Iran commemorates National Persian Gulf Day

TEHRAN, April 30 (MNA) – April 30 marks the anniversary of the expulsion of Portuguese military forces from the Strait of Hormuz in 1622. The day has been designated as the National Persian Gulf Day to highlight its historical identity.

April 30 marks the anniversary of the expulsion of Portuguese military forces from the Strait of Hormuz in 1622. The day has been designated as the National Persian Gulf Day to highlight its historical identity.

Following is a documentary providing documents related to Persian Gulf historical background. It is an episode produced by Persian Gulf – in Persian Khalij-e Fars – TV channel of Bandar Abbas.

Regions from Rudan to Mesopotamia and Persian Gulf have been the cradle of civilization of mankind since long time back.

Such civilizations as Sumer, Babel, Elam and Mede have been among the governments which have been developed there before Achaemenid civilization in the region.

Iranians familiarity with navigation and their settlement in Persian Gulf shores made them find out the importance of marine business and take actions to facilitate commerce since Cyrus region. These action entered a new era when Darius held power in 522 BC.

With respect to marine business and sufficient knowledge in this field in 497 BC Darius ordered a canal to be dug in site of present Suez Canal.

In a comprehensive analysis of Darius’ manner Arnold Toynbee writes; with respect to these utilitarian strategies and arrangements as well as amazing providence it evident that Darius was fully aware of the importance of marine power in Indian Ocean and Persian Gulf and knew that in order to rule such a great government which is situated on Middle East land bridge how important it is to be master of shipping on the Indian Ocean and Persian Gulf.

According to the available evidences in writings of Eratosthenes Strabo, Pliny and Herodotus, the Greek historian, it can be said that the northern part of Persian Gulf and Mesopotamia has been of great flourish and development when Sassanid dynasty held power since their native city was near Pars Sea, a new opinion about sea and navigation was developed the expansion of urbanization and villages in Persian Gulf was increased by the measures taken by Sassanid kings and the southern and northern shores of this important waterway accepted a large number of merchants and businessmen.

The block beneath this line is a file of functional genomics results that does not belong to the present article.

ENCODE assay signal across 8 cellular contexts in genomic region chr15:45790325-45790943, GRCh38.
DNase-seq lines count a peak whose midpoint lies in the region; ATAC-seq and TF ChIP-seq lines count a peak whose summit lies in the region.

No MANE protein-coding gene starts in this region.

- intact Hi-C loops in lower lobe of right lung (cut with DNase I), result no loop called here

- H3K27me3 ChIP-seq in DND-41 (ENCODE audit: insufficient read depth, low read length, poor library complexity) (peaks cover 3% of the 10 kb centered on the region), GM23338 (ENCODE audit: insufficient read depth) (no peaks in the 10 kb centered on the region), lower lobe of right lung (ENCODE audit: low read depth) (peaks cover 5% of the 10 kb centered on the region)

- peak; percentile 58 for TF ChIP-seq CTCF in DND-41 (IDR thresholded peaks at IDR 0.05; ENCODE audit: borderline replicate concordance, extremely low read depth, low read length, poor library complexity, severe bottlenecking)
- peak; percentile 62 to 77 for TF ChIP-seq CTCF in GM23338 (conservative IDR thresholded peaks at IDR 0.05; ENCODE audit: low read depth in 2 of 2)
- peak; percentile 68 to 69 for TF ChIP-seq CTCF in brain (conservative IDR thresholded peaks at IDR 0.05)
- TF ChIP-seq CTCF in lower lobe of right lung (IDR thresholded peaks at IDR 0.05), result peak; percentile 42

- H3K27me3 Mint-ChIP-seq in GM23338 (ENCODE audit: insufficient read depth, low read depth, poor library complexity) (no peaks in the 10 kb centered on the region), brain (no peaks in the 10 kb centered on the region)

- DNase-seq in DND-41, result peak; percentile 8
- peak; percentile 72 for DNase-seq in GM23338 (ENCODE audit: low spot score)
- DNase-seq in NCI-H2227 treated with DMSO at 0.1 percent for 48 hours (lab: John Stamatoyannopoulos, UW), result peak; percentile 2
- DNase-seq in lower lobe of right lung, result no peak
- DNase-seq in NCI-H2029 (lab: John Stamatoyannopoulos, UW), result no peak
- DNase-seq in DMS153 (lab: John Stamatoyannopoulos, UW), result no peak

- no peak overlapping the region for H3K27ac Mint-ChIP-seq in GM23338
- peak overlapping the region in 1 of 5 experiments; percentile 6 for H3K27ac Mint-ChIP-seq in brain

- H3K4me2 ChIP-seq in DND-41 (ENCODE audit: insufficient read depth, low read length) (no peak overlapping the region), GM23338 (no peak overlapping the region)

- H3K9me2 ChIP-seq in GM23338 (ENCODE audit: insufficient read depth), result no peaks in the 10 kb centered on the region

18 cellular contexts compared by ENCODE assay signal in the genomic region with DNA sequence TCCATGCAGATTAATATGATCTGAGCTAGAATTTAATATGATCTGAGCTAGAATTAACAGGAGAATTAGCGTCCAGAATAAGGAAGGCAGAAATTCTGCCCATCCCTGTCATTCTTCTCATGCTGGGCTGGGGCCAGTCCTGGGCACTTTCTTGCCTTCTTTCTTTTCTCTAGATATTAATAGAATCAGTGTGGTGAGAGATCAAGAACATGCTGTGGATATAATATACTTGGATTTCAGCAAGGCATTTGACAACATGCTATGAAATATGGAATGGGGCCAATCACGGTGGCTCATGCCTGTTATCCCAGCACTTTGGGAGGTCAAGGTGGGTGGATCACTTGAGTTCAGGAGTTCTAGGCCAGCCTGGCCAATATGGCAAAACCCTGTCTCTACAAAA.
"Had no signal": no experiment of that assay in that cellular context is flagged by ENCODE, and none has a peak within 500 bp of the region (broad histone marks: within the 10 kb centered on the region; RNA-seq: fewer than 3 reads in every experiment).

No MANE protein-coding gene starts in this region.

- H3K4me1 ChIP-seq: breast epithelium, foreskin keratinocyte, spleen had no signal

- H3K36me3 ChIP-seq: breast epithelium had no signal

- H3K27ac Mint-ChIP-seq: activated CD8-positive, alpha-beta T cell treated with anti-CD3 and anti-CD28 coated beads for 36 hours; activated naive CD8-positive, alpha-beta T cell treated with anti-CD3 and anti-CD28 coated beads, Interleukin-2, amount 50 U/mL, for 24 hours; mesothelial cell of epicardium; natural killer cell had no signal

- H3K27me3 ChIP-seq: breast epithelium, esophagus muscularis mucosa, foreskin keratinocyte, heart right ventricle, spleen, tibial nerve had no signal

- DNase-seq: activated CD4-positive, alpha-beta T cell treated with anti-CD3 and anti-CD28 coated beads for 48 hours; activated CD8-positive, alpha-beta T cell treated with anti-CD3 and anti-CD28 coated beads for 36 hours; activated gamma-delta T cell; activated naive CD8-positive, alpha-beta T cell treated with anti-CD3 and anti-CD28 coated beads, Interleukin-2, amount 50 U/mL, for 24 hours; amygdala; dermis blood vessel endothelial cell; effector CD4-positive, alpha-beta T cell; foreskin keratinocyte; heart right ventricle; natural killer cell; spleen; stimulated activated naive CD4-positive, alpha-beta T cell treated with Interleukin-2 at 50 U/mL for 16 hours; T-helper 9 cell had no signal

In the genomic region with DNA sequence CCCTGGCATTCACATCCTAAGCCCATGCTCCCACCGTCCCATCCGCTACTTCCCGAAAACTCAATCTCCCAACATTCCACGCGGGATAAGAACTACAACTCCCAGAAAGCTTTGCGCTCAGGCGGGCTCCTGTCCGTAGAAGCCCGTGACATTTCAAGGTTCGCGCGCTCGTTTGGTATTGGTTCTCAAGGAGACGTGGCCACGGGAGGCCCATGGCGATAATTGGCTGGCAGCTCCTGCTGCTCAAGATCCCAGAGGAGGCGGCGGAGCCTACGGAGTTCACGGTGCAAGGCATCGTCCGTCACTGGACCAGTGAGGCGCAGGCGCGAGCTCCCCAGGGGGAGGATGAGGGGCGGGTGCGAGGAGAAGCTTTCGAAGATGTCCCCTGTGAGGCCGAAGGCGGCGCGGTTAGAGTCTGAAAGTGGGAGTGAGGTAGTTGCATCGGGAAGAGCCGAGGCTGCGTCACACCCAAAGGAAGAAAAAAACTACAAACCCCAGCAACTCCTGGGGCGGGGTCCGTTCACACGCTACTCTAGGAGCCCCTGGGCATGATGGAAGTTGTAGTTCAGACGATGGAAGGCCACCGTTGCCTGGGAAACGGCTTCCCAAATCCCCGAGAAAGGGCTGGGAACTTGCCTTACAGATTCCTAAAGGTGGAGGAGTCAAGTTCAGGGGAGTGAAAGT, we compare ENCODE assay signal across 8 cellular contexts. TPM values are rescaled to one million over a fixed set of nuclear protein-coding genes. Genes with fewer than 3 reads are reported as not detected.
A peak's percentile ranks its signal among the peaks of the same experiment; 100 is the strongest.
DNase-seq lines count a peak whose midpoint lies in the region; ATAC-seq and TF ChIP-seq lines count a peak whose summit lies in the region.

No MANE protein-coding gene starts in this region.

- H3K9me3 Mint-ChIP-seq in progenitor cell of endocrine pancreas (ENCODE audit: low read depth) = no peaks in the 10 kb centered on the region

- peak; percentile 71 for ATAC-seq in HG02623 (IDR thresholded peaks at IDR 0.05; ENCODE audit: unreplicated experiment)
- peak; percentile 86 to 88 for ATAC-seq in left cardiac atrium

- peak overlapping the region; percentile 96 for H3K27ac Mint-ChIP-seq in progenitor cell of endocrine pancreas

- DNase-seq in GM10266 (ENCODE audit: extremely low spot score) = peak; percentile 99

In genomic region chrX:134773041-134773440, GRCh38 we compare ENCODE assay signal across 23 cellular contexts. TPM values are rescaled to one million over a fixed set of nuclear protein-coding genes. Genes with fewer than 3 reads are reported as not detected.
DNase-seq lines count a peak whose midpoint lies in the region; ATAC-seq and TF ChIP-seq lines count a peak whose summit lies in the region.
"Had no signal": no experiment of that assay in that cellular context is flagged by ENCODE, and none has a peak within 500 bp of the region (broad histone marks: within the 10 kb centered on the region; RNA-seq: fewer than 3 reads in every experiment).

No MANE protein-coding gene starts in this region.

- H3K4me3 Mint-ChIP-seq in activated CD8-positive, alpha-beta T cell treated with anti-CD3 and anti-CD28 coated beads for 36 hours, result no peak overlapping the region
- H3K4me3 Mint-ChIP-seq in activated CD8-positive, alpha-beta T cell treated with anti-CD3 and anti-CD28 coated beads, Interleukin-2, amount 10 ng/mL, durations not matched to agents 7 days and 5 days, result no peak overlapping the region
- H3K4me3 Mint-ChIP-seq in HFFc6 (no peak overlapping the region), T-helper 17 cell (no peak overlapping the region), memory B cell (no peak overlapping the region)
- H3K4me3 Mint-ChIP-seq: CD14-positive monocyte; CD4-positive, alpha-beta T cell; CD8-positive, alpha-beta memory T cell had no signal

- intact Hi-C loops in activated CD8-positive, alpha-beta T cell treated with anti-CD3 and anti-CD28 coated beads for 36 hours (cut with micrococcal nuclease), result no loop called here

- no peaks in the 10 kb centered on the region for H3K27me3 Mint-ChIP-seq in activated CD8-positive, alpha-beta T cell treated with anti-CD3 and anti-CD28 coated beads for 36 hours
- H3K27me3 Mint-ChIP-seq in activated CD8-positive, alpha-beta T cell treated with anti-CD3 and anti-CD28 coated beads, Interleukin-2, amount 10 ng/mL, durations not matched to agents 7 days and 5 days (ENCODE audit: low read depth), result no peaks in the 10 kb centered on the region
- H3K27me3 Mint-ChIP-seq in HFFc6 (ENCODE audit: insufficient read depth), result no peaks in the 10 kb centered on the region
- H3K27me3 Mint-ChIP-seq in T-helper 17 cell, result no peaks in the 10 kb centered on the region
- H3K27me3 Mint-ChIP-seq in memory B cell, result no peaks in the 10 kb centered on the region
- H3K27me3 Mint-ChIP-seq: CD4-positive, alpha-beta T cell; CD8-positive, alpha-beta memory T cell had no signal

With respect to the qualities of Sassanid region there have been over eleven cities in Persian Gulf shores. The most important of them were Ray Shahr Siraf, Tooj, Oboleh or today’s Basreh, Sohar and Qalhat, today Oman and Bahrain Islands.

The oldest document which refers to the title of Persian Gulf or Pars Sea is the itinerary of Nyakhus, Alexander of Macedon’s commander form which three relatively similar narratives have been delivered to our era by Greek historians the most perfect of these narratives is Indiaka Book written by Flavius Arian, the historian of the 2nd century other narratives have been quoted by Pliny in his atural History Book.

In addition, Strabo has referred to some points in his Geography Book Nyakhus recorded the title of this waterway as Persian Gulf and stated that it is near Indian Ocean Eratosthenes is another geographer who existed in the 2nd century BC. However his geographical boos was not delivered to us, the content of his book was quoted by Strabo.

About Persian Gulf, Eratosthenes writes “Persian Gulf is also called Pars Sea, the entering opening of which is in a way that you can see the cape of Mecca in Saudi Arabia from Hormuz and Kerman. The total area of it is ten thousand Eastad (distance measure) and the shores of Kerman, Pars, Susa, and part of Babel is a portion of it. It is necessary to be explained that in that era Oman in Greek was called Mecca.

The oldest map that we have got was drawn on the basis of the content of Ptolemy’s book (1477), in which Pars Sea is clearly characterized.

By Mehr News Agency

 

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